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JAMA. 2006 Sep 27;296(12):1479-87.

Prediction of germline mutations and cancer risk in the Lynch syndrome.

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  • 1Department of Environmental Health Sciences, Johns Hopkins Bloomberg School of Public Health, Baltimore, Md 21205, USA.



Identifying families at high risk for the Lynch syndrome (ie, hereditary nonpolyposis colorectal cancer) is critical for both genetic counseling and cancer prevention. Current clinical guidelines are effective but limited by applicability and cost.


To develop and validate a genetic counseling and risk prediction tool that estimates the probability of carrying a deleterious mutation in mismatch repair genes MLH1, MSH2, or MSH6 and the probability of developing colorectal or endometrial cancer.


External validation of the MMRpro model was conducted on 279 individuals from 226 clinic-based families in the United States, Canada, and Australia (referred between 1993-2005) by comparing model predictions with results of highly sensitive germline mutation detection techniques. MMRpro models the autosomal dominant inheritance of mismatch repair mutations, with parameters based on meta-analyses of the penetrance and prevalence of mutations and of the predictive values of tumor characteristics. The model's prediction is tailored to each individual's detailed family history information on colorectal and endometrial cancer and to tumor characteristics including microsatellite instability.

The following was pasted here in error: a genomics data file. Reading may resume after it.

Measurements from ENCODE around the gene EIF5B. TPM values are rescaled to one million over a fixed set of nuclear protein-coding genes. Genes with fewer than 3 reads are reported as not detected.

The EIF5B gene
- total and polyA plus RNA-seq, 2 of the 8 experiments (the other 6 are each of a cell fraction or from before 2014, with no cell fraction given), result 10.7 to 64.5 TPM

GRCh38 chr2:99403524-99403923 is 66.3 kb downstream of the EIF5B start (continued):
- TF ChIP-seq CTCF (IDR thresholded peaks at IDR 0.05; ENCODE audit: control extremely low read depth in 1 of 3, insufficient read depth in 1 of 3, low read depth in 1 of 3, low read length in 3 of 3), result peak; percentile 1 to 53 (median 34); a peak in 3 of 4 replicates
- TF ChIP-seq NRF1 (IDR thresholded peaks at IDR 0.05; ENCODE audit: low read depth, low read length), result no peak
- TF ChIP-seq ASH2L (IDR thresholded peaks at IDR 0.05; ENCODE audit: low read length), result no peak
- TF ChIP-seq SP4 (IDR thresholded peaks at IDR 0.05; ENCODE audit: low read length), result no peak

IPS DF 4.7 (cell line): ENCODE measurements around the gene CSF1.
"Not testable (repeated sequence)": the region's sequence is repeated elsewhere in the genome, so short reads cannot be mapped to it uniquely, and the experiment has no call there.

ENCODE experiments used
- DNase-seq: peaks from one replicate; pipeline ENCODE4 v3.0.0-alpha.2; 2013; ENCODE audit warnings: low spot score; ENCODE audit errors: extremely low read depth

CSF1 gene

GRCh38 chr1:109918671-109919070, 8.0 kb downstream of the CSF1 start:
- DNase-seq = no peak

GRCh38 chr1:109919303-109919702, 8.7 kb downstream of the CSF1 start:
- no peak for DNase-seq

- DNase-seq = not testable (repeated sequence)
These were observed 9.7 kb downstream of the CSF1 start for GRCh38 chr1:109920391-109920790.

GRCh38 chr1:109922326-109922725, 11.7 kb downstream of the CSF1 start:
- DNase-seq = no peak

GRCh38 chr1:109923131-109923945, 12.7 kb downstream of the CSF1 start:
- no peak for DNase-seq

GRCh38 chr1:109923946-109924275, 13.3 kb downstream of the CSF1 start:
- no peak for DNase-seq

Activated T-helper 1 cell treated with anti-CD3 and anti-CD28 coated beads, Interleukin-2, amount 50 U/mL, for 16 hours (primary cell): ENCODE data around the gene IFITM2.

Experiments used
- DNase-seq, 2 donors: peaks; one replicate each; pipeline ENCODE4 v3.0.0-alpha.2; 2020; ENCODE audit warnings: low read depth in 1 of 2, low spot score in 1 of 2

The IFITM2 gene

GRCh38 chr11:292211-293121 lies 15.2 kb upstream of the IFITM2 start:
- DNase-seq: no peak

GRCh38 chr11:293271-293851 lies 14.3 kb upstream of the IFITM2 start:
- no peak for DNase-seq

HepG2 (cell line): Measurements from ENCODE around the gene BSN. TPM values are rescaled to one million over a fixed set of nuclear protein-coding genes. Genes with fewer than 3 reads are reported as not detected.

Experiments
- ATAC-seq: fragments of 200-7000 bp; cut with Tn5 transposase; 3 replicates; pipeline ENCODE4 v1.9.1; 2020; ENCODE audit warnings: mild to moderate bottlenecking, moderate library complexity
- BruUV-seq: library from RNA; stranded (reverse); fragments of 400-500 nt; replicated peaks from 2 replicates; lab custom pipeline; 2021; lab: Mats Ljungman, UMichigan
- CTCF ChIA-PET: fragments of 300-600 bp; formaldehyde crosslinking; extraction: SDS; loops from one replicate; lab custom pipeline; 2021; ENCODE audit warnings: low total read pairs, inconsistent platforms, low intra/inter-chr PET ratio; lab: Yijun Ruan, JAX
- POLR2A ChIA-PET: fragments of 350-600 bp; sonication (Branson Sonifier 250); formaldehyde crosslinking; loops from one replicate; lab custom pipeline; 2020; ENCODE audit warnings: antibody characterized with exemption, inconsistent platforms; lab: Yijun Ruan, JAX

Ability of MMRpro to correctly predict mutation carrier status, as measured by operating characteristics, calibration, and overall accuracy.


In the independent validation, MMRpro provided a concordance index of 0.83 (95% confidence interval, 0.78-0.88) and a ratio of observed to predicted cases of 0.94 (95% confidence interval, 0.84-1.05). This results in higher accuracy than existing alternatives and current clinical guidelines.


MMRpro is a broadly applicable, accurate prediction model that can contribute to current screening and genetic counseling practices in a high-risk population. It is more sensitive and more specific than existing clinical guidelines for identifying individuals who may benefit from MMR germline testing. It is applicable to individuals for whom tumor samples are not available and to individuals in whom germline testing finds no mutation.

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